So how does all this relate to physicians and touching?

Physicians, particularly surgeons, touch people, either with their hands (palpate), a stethoscope (heartbeat), or surgical tools (scalpel, sutures). They understand codes because they, like all physicians in Canada, take the Hippocratic Oath (to practice professional behaviour), and have to submit to ethical standards found within their own professional associations, plus adhere to local hospital policies, etc. They are expected to take the moral high-ground. And they are taught at schools of medicine about liability insurance insofar as it affects their private practice, especially in this case, the “non-qualifiable claims” clauses that may relate to inappropriate touching of patients and possible resulting law suits.

So this seems clear enough. But what about other factors that come into play in the physician-patient relationship? For example, the age, sex, ethnicity, socioeconomic status, situational power/authority, physical appearance, type of illness, patient mobility/immobility, and religion. How do these variables influence how, when, where, and why, patients are touched? Would the fact that the physician was a Latin male, fifty-years-old, single, Catholic, and Chair of the Oncology Department, play a role if the patient was a twenty-eight-year-old female, attractive, single, Muslim, and former beauty pageant winner, with a diagnosed breast cyst? What if the patient was a 92-year-old white British war Veteran, with dementia and severe psoriasis in his groin area, and the physician was a 30-year-old black Lesbian from southern France, and resident dermatologist? Would that have an effect on their interactions re touching of his body?

In either case, who would touch who, where, when, how and why? The possible combinations of ‘causal’ variables appears endless, especially in diverse culures.

Or, would none of these sociological factors have an effect on how the physician treated the patient? How would being a member of a “low contact” or “high contact” touching culture mitigate patient-physician relations?

The urgency to conclude that simply being a professional ‘protects’ you from inappropriate touching, is offset unfortunately, by actual cases of malpractice involving inappropriate touching/sexual harassment (lower rates in Canada, much higher rates in the US). Going to Google Scholar will show the reader examples of Canadian infractions of touching code infractions. See also:

https://www.thestar.com. April 29, 2016. ‘Sexual touching’ case highlights a loophole for doctors guilty of abuse…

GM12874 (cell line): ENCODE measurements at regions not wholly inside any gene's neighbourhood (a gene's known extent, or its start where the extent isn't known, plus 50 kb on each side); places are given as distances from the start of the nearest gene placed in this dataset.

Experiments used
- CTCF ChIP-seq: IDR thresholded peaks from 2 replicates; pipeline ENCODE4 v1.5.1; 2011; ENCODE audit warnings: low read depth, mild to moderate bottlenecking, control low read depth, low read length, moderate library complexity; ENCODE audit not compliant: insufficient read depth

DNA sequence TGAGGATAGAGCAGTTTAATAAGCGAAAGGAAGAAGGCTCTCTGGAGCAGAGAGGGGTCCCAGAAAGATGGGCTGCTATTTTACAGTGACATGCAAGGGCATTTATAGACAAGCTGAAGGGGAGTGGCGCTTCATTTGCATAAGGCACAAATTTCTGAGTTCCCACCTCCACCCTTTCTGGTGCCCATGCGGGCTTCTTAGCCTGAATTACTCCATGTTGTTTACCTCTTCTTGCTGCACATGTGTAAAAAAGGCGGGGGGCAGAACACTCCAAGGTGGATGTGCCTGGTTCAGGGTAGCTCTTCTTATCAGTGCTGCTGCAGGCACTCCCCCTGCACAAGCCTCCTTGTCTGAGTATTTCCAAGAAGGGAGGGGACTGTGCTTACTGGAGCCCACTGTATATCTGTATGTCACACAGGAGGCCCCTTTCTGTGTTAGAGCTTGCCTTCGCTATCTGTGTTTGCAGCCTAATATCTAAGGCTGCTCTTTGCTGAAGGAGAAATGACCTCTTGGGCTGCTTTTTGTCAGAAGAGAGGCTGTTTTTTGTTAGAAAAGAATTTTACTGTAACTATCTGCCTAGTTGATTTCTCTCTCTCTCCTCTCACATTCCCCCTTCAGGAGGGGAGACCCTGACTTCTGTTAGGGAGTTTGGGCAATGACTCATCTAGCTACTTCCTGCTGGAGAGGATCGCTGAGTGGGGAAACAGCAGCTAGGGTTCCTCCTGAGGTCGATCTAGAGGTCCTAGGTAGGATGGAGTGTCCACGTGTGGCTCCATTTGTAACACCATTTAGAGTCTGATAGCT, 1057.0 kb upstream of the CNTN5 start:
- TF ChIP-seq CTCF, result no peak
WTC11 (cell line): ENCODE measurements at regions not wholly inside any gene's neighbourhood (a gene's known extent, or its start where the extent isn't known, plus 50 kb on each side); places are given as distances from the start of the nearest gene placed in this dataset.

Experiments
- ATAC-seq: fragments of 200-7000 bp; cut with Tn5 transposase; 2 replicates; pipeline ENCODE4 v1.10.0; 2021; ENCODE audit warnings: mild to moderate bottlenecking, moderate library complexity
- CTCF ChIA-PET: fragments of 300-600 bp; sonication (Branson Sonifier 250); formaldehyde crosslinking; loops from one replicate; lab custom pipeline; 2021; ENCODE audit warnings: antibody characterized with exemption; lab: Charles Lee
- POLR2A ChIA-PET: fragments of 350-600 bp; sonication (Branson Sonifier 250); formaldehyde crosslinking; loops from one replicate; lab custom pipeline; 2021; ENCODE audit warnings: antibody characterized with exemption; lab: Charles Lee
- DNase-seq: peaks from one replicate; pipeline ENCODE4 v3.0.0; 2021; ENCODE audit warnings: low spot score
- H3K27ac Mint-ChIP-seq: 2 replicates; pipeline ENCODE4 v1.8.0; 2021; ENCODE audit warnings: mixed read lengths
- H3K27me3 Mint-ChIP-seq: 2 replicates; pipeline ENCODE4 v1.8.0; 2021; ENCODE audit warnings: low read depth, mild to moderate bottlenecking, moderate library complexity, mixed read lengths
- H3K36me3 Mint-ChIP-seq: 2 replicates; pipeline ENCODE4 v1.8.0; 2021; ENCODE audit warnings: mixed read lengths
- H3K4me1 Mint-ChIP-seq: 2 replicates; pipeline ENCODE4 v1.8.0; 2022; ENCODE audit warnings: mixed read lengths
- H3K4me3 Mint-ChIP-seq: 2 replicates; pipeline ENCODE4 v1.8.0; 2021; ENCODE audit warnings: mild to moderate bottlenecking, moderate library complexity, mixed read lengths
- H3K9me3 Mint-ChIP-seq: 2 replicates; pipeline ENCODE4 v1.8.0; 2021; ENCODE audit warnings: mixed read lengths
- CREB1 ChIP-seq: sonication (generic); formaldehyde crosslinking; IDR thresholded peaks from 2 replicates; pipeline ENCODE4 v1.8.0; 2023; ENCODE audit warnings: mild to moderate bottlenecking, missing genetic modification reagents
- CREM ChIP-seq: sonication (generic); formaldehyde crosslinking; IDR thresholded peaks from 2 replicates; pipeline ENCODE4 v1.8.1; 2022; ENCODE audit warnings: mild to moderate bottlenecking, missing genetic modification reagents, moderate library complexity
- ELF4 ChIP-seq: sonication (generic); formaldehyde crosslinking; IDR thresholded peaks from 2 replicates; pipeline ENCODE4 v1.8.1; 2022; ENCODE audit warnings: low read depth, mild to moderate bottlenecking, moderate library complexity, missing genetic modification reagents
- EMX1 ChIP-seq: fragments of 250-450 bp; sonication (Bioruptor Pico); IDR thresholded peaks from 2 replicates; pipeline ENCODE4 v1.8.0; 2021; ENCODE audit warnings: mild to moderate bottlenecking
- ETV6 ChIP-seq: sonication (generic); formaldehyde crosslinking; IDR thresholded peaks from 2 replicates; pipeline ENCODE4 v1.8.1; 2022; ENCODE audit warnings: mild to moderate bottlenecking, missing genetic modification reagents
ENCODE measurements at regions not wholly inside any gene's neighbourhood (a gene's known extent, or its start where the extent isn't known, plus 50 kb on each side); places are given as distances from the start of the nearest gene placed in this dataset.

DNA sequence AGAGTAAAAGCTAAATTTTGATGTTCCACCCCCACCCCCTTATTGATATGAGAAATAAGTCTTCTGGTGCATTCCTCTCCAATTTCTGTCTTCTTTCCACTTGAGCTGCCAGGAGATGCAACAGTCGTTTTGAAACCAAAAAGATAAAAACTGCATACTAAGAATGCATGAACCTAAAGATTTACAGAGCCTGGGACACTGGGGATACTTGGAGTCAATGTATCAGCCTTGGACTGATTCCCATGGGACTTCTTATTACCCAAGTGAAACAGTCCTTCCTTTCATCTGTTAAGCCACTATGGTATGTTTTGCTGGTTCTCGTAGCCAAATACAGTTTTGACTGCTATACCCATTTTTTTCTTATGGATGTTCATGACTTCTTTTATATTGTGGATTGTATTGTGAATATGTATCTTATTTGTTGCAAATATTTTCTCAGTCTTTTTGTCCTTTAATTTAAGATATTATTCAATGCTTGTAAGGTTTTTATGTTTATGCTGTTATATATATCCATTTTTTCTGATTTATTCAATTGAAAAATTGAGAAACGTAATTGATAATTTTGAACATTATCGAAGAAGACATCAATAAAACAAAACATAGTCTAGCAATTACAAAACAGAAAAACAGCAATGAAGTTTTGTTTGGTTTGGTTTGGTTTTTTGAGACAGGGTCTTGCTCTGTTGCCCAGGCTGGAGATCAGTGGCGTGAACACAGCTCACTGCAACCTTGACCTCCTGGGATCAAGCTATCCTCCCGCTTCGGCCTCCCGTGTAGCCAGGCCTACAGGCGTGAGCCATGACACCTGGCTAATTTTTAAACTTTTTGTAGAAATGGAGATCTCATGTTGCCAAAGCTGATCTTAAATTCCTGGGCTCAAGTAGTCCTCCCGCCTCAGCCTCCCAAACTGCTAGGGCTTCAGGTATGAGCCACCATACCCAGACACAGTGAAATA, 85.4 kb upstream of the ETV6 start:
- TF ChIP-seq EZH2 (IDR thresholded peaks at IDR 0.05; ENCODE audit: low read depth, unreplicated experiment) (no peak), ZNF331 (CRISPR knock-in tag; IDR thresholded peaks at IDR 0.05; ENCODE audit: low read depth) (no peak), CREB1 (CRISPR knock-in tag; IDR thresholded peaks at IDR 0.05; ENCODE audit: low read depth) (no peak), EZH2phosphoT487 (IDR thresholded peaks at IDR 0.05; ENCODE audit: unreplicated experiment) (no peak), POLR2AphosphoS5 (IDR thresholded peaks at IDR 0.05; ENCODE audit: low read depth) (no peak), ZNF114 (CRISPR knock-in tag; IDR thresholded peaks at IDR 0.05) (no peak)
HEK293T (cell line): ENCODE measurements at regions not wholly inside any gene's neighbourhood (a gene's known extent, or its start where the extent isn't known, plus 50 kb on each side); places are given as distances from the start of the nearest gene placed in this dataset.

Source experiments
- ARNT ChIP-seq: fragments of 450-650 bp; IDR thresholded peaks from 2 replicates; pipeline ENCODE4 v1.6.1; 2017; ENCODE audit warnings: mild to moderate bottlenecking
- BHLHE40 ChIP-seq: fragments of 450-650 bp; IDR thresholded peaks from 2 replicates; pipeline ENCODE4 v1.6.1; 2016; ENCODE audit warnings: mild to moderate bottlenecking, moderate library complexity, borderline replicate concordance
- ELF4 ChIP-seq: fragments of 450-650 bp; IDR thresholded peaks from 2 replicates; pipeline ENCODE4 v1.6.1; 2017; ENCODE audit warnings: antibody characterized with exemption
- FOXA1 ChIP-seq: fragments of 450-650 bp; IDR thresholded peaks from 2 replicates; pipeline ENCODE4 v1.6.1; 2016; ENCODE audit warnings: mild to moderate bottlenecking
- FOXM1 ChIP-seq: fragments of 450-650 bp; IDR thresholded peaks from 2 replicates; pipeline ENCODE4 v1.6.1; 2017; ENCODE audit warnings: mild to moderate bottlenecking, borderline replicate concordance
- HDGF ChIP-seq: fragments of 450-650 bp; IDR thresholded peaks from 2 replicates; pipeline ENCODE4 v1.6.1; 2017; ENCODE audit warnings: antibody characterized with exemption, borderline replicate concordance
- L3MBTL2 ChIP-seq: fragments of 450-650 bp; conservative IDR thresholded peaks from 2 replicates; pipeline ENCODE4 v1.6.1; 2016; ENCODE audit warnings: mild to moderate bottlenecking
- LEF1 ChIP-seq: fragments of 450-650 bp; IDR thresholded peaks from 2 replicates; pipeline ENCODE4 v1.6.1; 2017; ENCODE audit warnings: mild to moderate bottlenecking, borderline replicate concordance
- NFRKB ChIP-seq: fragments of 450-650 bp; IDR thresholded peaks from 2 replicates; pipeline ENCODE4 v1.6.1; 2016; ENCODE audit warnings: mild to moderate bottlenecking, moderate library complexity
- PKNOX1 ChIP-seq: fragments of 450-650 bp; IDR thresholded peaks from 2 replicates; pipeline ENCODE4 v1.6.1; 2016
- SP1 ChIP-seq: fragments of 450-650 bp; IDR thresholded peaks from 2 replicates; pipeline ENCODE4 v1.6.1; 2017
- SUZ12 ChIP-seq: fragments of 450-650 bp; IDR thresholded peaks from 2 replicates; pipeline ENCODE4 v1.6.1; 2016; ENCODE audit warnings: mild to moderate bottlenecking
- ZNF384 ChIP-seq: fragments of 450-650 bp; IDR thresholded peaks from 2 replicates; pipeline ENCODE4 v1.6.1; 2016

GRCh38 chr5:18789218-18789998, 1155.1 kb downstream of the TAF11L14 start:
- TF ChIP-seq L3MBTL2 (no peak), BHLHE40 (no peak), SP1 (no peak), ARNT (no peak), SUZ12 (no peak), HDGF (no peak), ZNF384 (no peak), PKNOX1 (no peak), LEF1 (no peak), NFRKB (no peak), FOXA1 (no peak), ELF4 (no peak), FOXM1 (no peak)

www.cbc.ca/news/canada/manitoba/doctors-discipline-patient-boundaries. ‘Disciplined doctors’ often given 2nd chance to practise…

Written and implicit codes do work the vast majority of the time. Tort law, costs, hospital ethics committees, and codes of conduct extract compliant,  and it yet should be firmly stated that no profession (medicine, teaching, police, military, accounting, real estate, engineering, and so forth) is post facto exempt from behaviour sanctions. Nor are private citizens, exempt from the laws of the land.

But the context of traditional medical care (and physiotherapy or chiropractic), in which patients have to take their clothes off either in part or totally, and dress in a flimsy gown in order to be examined more thoroughly, transforms the prior dressed, more egalitarian state, into a state of complete subservience, body vulneability, and expected conformity. The power balance shifts to ‘doing what the doctor asks’ (or nurse) and defers to his or her expertise. The patient by definiion, becomes a temporary social ‘deviant’, and is expected to play the ‘sick role’ (Parsons). This state of dependency makes the patient vulnerable, protected situationally by an often non-visual or buried-in-adminstration “Patient’ Rights” code. This doctor-patient situation can be made worse when medical ethics and organizational ethics come into conflict (Hall). Or especially when there are multiple physicians attending to one patient, not to mention the whole corps of ‘ancillary staff’ behind the scenes -which multiplies the possibilities of things going wrong (as well as going right). Illegitimate touching can be like background noise at a rock concert; no one notices.